TRUMP WINS, rides wave of voter contempt for ruling class in D.C.

by Gregory Tomlin |

(REUTERS/Carlo Allegri)President-elect Donald Trump speaks at his election night rally in Manhattan, New York.

WASHINGTON (Christian Examiner) – Donald Trump shocked the political establishment worldwide on election night, pulling several of the traditionally-Democrat states into the Republican column and riding to the presidency on a wave of voter contempt for the ruling class in Washington.

Trump, who will be 70 when he takes office, won the hotly contested rustbelt states of Pennsylvania, Ohio and Wisconsin. Though unnecessary for the march to 270 Electoral College votes, Michigan and Minnesota will likely also be called for Trump.

Trump, though widely regarded as a successful businessman, nonetheless caused jitters in stock futures late Tuesday. Stocks were significantly lower at the opening of the New York Stock Exchange, but began to rebound early.

Trump will have an easier path to governing then did his two predecessors. Republicans kept control of both the House of Representatives and Senate, but it remains unclear how they will work with President Trump.

In fact, Trump has a tough hill to climb with the Republican establishment, which encouraged voters to, in some cases, not vote for Trump, and in others to vote for Clinton. Voters, however, rejected both of those paths to elect Trump. Trump also villified Republican leaders in Washington for not supporting him.

In a highly unusual move, Democrat Hillary Clinton did not make a concession speech last night. She reportedly called Trump to congratulate him and his supporters. At Clinton's campaign headquarters, campaign manager John Podesta took the podium.

He suggested several times that the votes were all not yet counted and told the crowd: "It's been a long night and a long campaign. ... We're not going to have anything more to say tonight."

Clinton reportedly scheduled a morning address.

Reuters reported world leaders were as shocked as Democrat voters on the outcome of the election.

German Defense Minister Ursula von der Leyen, an ally of Chancellor Angela Merkel, said Trump's win marked the end of the global era of peace – "Pax Americana" – implemented by the United States.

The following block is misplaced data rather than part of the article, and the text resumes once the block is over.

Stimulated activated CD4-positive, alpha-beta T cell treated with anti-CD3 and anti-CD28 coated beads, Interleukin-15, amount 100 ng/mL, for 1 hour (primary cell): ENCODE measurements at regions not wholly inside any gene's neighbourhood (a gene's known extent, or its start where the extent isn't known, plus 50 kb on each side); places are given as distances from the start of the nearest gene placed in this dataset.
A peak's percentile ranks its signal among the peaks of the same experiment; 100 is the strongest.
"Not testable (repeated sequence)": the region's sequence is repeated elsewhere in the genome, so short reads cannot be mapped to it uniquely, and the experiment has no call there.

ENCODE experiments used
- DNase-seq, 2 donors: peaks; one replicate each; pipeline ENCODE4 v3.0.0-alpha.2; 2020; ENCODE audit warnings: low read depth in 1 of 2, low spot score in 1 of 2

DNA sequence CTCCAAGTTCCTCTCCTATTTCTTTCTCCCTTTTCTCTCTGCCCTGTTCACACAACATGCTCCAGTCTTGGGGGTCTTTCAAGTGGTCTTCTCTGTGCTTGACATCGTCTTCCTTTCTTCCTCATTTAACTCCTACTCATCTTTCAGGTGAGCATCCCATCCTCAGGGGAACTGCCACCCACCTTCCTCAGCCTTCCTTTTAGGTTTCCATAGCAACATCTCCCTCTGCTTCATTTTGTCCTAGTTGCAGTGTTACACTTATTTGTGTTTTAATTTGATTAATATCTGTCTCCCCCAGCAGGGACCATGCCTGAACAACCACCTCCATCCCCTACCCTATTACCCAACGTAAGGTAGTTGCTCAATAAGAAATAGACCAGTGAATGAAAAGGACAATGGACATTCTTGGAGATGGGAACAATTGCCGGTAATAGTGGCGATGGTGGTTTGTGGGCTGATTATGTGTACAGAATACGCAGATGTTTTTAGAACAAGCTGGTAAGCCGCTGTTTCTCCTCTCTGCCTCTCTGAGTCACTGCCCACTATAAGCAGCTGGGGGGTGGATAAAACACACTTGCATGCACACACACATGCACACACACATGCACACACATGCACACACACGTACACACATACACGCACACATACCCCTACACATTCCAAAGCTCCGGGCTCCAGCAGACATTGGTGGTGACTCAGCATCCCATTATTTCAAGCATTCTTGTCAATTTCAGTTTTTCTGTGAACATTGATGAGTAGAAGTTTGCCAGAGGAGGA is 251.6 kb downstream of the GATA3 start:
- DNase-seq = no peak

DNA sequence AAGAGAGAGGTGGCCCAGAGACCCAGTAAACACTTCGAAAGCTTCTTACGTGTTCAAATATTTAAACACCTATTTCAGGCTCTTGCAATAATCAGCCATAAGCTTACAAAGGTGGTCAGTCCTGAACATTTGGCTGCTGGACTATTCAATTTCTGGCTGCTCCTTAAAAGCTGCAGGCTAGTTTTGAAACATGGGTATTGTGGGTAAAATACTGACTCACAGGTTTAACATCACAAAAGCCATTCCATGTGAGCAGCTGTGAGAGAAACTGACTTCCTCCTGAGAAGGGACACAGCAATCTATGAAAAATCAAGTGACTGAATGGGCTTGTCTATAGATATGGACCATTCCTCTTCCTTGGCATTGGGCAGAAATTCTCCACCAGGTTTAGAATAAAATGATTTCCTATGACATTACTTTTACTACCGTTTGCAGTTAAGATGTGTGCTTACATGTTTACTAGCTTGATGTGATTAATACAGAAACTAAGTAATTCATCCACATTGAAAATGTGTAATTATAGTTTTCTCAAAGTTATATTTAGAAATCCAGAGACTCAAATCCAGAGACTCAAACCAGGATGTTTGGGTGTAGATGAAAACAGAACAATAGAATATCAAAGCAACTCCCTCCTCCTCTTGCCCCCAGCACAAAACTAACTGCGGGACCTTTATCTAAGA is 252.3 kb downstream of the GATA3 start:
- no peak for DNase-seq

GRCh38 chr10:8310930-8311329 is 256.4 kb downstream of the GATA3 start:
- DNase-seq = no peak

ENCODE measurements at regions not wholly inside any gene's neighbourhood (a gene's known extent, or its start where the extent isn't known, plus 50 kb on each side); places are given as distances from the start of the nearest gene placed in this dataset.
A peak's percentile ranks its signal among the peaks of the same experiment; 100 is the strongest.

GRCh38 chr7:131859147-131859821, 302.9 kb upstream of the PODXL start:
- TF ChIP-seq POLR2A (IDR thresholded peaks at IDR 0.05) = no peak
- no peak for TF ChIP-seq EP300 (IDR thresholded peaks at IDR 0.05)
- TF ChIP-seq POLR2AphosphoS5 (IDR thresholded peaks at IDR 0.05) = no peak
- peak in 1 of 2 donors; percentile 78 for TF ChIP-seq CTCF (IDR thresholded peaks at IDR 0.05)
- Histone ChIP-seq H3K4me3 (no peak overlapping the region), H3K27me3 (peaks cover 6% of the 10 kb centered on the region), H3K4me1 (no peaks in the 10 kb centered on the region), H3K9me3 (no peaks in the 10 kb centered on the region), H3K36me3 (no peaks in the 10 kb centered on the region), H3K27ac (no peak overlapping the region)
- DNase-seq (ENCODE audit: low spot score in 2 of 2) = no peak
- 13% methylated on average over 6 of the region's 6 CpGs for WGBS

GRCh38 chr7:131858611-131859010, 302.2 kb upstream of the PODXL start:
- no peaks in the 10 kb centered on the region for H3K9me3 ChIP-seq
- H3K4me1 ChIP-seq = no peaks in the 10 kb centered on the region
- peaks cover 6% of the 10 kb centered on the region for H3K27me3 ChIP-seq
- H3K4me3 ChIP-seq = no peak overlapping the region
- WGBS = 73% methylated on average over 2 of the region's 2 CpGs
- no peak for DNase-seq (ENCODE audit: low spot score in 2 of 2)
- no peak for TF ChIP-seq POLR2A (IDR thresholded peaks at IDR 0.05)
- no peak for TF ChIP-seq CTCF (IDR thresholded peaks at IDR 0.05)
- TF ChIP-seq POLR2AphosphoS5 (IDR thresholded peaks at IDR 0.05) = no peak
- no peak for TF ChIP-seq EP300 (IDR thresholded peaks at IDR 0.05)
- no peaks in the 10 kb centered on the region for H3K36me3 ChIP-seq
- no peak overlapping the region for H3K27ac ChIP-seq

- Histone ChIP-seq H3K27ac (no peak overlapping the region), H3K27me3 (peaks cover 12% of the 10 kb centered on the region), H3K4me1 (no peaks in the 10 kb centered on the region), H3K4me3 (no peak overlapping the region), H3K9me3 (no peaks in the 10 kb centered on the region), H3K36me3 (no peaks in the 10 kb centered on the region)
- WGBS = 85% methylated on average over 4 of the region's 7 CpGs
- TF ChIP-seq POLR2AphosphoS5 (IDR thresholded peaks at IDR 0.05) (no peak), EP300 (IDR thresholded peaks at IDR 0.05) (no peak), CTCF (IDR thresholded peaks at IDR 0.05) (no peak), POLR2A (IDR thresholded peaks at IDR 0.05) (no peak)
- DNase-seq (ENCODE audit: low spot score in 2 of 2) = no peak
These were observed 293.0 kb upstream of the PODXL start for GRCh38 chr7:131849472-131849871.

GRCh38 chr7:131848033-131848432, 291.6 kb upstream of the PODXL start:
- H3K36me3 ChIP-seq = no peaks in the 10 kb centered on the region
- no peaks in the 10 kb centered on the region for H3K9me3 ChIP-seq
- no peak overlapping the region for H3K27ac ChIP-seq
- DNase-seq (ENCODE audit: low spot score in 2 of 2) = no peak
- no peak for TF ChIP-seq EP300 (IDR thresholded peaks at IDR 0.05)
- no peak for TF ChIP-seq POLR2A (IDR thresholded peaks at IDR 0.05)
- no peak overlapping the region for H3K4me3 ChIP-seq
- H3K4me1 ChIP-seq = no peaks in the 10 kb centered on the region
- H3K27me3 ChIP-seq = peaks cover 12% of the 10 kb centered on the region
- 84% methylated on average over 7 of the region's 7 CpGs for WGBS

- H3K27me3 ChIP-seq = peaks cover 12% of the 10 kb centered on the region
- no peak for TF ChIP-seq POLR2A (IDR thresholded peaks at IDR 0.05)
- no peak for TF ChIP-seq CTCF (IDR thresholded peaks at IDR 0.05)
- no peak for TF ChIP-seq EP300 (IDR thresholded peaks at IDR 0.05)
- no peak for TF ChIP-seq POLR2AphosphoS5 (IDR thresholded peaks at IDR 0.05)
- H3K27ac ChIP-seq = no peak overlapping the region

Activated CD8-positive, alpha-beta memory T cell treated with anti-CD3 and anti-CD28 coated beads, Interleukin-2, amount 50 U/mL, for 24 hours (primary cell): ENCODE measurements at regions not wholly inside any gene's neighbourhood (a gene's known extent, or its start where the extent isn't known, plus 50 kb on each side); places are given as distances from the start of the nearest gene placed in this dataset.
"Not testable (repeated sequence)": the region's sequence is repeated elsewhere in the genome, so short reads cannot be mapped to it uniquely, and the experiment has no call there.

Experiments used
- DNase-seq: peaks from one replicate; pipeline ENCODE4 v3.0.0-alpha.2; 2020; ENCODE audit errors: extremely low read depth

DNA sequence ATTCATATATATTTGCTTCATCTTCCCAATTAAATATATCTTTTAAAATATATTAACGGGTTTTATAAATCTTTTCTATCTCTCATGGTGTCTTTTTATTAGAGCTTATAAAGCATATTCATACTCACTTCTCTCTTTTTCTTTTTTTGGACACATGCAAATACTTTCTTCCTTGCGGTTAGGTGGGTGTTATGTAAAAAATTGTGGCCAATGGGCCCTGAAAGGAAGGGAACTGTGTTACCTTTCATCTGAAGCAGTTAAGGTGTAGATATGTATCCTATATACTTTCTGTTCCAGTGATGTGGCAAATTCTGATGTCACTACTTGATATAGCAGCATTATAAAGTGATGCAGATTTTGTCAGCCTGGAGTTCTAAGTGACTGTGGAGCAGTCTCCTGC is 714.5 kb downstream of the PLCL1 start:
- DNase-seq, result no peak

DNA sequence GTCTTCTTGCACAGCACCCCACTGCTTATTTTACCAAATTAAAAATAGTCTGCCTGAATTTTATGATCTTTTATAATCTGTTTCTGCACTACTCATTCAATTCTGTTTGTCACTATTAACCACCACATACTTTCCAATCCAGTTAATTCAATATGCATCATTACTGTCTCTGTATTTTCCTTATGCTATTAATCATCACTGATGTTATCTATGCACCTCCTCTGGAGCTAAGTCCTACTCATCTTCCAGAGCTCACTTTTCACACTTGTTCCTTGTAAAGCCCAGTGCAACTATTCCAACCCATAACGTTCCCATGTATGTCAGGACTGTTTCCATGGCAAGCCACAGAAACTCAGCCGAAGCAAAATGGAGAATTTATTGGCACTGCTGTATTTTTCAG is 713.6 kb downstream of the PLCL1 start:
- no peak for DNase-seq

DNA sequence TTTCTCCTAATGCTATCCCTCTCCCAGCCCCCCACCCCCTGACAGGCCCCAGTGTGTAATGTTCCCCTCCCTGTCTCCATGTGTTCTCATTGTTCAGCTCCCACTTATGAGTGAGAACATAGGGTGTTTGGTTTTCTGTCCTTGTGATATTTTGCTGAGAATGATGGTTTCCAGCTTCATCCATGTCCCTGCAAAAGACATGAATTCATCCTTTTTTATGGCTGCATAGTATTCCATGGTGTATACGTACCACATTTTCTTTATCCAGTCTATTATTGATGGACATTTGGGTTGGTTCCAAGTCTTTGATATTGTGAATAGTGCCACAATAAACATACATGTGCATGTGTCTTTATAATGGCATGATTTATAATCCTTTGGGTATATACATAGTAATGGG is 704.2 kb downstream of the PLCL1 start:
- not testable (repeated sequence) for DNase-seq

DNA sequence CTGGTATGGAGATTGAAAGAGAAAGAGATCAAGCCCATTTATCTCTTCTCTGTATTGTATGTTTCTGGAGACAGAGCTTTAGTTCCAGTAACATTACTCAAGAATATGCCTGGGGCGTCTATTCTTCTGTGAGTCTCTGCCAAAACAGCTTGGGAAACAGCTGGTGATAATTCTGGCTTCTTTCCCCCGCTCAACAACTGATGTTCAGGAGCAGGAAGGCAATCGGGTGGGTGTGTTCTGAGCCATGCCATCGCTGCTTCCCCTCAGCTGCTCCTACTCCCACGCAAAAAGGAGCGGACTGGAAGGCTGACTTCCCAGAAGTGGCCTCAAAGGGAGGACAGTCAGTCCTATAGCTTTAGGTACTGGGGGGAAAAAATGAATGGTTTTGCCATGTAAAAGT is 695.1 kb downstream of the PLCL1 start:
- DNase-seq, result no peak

Mexico's peso dove on the uncertainty from the Trump win. His win was regarded as a repudiation of the open borders policies of both the Mexican government and President Barack Obama.

Trump also frequently criticized the Mexican government for allowing a flood of illegal immigrants to come across the southern U.S. border, and has insisted that Mexico "is going to pay for the wall" he plans to build.

Britain's Prime Minister Theresa May congratulated Trump and touted the "strong and close" alliance of America and Great Britain.

Leaders on the other side of a burgeoning second Cold War also commented on Trump's election. Russian President Vladimir Putin sent Trump a telegram congratulating him on his victory. Putin said he and Trump could develop constructive dialogue to benefit both countries.

"Putin expressed hope for joint work to restore Russian-American relations from their state of crisis, and also to address pressing international issues and search for effective responses to challenges concerning global security," the Kremlin said in a statement.

Iranian Foreign Minister Mohammad Javad Zarif also spoke to the Trump victory, citing fears that Trump would destroy the nuclear agreement constructed by President Obama's administration, European countries and Iran. Trump made the destruction of the nuclear deal, which gave billions of dollars to the Iranian regime in exchange for hostages, a top selling point in his campaign.

Zarif urged the U.S. to remain a party to the nuclear deal.

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